The B&O tax rate is currently 0.35% for newspapers, and it will be reduced to zero. The new law is slated to be in effect for a decade.


Senate Bill 5319: This law intends to regulate the pet insurance market in Washington through a number of actions.

Certain requirements for selling and issuing pet insurance in the state are added, including establishing defined terms and required disclosures in pet insurance policies. Insurers must also disclose if those policies don’t cover things such as pre-existing or hereditary conditions.

The new law will also require insurers to be licensed and trained before they can sell, solicit, or negotiate a pet insurance product. Some marketing practices for pet wellness programs also will be prohibited.


House Bill 1058: Individuals renewing their commercial drivers license will no longer have to apply after Jan. 1, and will instead be able to renew online.

Additionally, fees charged by the Department of Licensing will be reduced to no more than $175 for the skills examination for a commercial motor vehicle license. For individuals intending to use their CDL to drive a school bus, the fees for up to two skills exams cannot exceed $100.

The DOL also can waive all or part of new qualification standards, including applicable testing and education requirements, for those who previously surrendered their CDL.


Senate Bill 5236: One part of a multi-faceted piece of legislation passed this year for nursing safe staffing standards that requires hospitals to establish hospital staffing committees is due by Jan. 1. Those staffing committees must be made up of 50% non-managerial nursing staff, while the other 50% of the committee must be made up of hospital administration, including the hospital’s Chief Financial Officer.

The committees must submit a staffing plan to the hospital’s CEO by July 1, 2024, and yearly after that.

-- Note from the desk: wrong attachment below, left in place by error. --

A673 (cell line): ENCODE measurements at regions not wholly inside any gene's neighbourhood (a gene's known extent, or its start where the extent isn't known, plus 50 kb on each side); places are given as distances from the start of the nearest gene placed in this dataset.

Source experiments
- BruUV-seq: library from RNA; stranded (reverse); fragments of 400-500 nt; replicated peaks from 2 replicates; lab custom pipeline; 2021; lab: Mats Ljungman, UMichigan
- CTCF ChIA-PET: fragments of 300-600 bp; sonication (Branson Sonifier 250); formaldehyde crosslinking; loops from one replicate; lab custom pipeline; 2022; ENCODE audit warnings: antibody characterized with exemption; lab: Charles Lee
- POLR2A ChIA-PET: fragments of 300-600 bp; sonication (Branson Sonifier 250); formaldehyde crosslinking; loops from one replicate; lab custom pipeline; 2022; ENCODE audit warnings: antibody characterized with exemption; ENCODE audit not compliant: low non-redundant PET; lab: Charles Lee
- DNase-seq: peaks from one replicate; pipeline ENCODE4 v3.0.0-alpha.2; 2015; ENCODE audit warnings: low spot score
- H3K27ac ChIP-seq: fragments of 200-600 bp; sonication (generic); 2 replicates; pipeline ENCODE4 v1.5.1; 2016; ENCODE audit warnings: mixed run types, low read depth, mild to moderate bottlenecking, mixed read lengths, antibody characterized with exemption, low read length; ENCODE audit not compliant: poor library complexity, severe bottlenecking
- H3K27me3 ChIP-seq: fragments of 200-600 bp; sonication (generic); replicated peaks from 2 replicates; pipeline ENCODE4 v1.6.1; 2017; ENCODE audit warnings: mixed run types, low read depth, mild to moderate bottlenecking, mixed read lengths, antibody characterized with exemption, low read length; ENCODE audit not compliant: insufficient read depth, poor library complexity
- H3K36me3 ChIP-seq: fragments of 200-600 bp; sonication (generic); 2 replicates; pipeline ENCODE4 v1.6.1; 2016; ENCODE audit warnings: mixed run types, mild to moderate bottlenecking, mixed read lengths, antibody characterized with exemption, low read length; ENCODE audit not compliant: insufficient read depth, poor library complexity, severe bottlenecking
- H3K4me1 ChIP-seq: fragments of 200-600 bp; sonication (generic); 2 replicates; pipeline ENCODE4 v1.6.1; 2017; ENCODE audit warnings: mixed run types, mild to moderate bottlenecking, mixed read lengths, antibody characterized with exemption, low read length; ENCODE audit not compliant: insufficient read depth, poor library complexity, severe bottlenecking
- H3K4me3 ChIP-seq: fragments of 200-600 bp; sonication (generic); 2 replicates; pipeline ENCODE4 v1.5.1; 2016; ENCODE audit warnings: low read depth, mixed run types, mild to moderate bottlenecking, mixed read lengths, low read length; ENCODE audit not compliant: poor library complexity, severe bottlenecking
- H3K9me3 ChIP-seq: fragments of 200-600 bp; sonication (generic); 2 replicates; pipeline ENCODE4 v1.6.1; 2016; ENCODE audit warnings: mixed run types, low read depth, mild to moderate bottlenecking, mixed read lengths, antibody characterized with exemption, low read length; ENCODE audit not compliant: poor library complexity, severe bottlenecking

Senate Bill 5046: This law allows the Office of Public Defense to offer indigent persons post-conviction access to counsel and also requires Public Defense to establish criteria prioritizing youth and “certain adult petitioners” for access to counsel. Under the law, Public Defense is able to “appoint counsel if the Legislature or a final decision of an appellate court creates an ability to petition the sentencing court or to challenge a conviction or sentence.”

Public Defense is also required to research the barriers to providing post-conviction counsel and then report those findings to the Legislature.


Senate Bill 5606: This law intends to deter illegal street racing by broadening the definition of racing to include “racing on any off-street facility and drifting.” Individuals who aid and abet illegal racing can be charged as accomplices under the new law. The law also clarifies that a person can be charged with other crimes as part of being charged with illegal street racing, and establishes the procedures for law enforcement to seize vehicles involved in illegal racing.


House Bill 1477: This new law expands the Working Families Tax Credit. Those filing “married filing separately” on their taxes will become eligible to qualify for the credit. Additionally, the legislation allows retroactive refunds for up to three years for those who qualified but did not apply in previous years.

In 2021, legislators provided funding for the credit, which will affects about 400,000 households in the state. The program is for low- to moderate-income families statewide. If eligible, families can receive a cash refund up to $1,200 annually. Applications for the tax credit can be submitted online.